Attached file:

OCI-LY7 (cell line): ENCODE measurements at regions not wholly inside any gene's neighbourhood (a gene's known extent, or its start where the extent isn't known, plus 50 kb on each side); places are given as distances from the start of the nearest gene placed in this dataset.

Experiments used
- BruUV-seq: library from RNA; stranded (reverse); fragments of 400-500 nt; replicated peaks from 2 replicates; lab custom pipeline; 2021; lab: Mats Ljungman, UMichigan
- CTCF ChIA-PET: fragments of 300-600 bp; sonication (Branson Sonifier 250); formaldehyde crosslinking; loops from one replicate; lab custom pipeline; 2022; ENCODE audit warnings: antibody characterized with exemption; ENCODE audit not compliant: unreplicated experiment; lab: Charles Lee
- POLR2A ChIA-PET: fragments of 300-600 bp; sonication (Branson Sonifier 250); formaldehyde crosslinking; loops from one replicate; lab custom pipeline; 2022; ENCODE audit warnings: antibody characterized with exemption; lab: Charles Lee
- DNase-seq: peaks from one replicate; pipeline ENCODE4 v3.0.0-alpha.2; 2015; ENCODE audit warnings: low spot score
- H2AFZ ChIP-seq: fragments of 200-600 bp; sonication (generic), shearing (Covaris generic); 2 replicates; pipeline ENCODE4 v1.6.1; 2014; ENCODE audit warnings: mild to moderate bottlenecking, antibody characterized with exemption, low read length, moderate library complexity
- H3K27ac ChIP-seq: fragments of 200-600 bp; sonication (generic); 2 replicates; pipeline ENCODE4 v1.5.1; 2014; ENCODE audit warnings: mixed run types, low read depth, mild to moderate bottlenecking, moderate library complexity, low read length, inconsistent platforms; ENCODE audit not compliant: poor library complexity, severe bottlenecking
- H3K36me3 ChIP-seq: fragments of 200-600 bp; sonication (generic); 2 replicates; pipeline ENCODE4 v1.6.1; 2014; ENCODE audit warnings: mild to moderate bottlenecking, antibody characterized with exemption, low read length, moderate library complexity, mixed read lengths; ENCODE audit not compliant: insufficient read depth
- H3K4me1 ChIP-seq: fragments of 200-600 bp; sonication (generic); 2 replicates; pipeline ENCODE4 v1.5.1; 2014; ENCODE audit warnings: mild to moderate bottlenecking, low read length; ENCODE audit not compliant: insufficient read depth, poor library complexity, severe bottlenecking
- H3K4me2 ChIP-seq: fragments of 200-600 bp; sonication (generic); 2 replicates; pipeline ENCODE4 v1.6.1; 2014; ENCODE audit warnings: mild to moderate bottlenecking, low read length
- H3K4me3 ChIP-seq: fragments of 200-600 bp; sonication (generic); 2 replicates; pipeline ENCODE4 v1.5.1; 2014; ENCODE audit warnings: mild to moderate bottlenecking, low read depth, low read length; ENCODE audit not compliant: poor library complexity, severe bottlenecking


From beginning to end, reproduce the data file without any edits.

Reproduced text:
OCI-LY7 (cell line): ENCODE measurements at regions not wholly inside any gene's neighbourhood (a gene's known extent, or its start where the extent isn't known, plus 50 kb on each side); places are given as distances from the start of the nearest gene placed in this dataset.

Experiments used
- BruUV-seq: library from RNA; stranded (reverse); fragments of 400-500 nt; replicated peaks from 2 replicates; lab custom pipeline; 2021; lab: Mats Ljungman, UMichigan
- CTCF ChIA-PET: fragments of 300-600 bp; sonication (Branson Sonifier 250); formaldehyde crosslinking; loops from one replicate; lab custom pipeline; 2022; ENCODE audit warnings: antibody characterized with exemption; ENCODE audit not compliant: unreplicated experiment; lab: Charles Lee
- POLR2A ChIA-PET: fragments of 300-600 bp; sonication (Branson Sonifier 250); formaldehyde crosslinking; loops from one replicate; lab custom pipeline; 2022; ENCODE audit warnings: antibody characterized with exemption; lab: Charles Lee
- DNase-seq: peaks from one replicate; pipeline ENCODE4 v3.0.0-alpha.2; 2015; ENCODE audit warnings: low spot score
- H2AFZ ChIP-seq: fragments of 200-600 bp; sonication (generic), shearing (Covaris generic); 2 replicates; pipeline ENCODE4 v1.6.1; 2014; ENCODE audit warnings: mild to moderate bottlenecking, antibody characterized with exemption, low read length, moderate library complexity
- H3K27ac ChIP-seq: fragments of 200-600 bp; sonication (generic); 2 replicates; pipeline ENCODE4 v1.5.1; 2014; ENCODE audit warnings: mixed run types, low read depth, mild to moderate bottlenecking, moderate library complexity, low read length, inconsistent platforms; ENCODE audit not compliant: poor library complexity, severe bottlenecking
- H3K36me3 ChIP-seq: fragments of 200-600 bp; sonication (generic); 2 replicates; pipeline ENCODE4 v1.6.1; 2014; ENCODE audit warnings: mild to moderate bottlenecking, antibody characterized with exemption, low read length, moderate library complexity, mixed read lengths; ENCODE audit not compliant: insufficient read depth
- H3K4me1 ChIP-seq: fragments of 200-600 bp; sonication (generic); 2 replicates; pipeline ENCODE4 v1.5.1; 2014; ENCODE audit warnings: mild to moderate bottlenecking, low read length; ENCODE audit not compliant: insufficient read depth, poor library complexity, severe bottlenecking
- H3K4me2 ChIP-seq: fragments of 200-600 bp; sonication (generic); 2 replicates; pipeline ENCODE4 v1.6.1; 2014; ENCODE audit warnings: mild to moderate bottlenecking, low read length
- H3K4me3 ChIP-seq: fragments of 200-600 bp; sonication (generic); 2 replicates; pipeline ENCODE4 v1.5.1; 2014; ENCODE audit warnings: mild to moderate bottlenecking, low read depth, low read length; ENCODE audit not compliant: poor library complexity, severe bottlenecking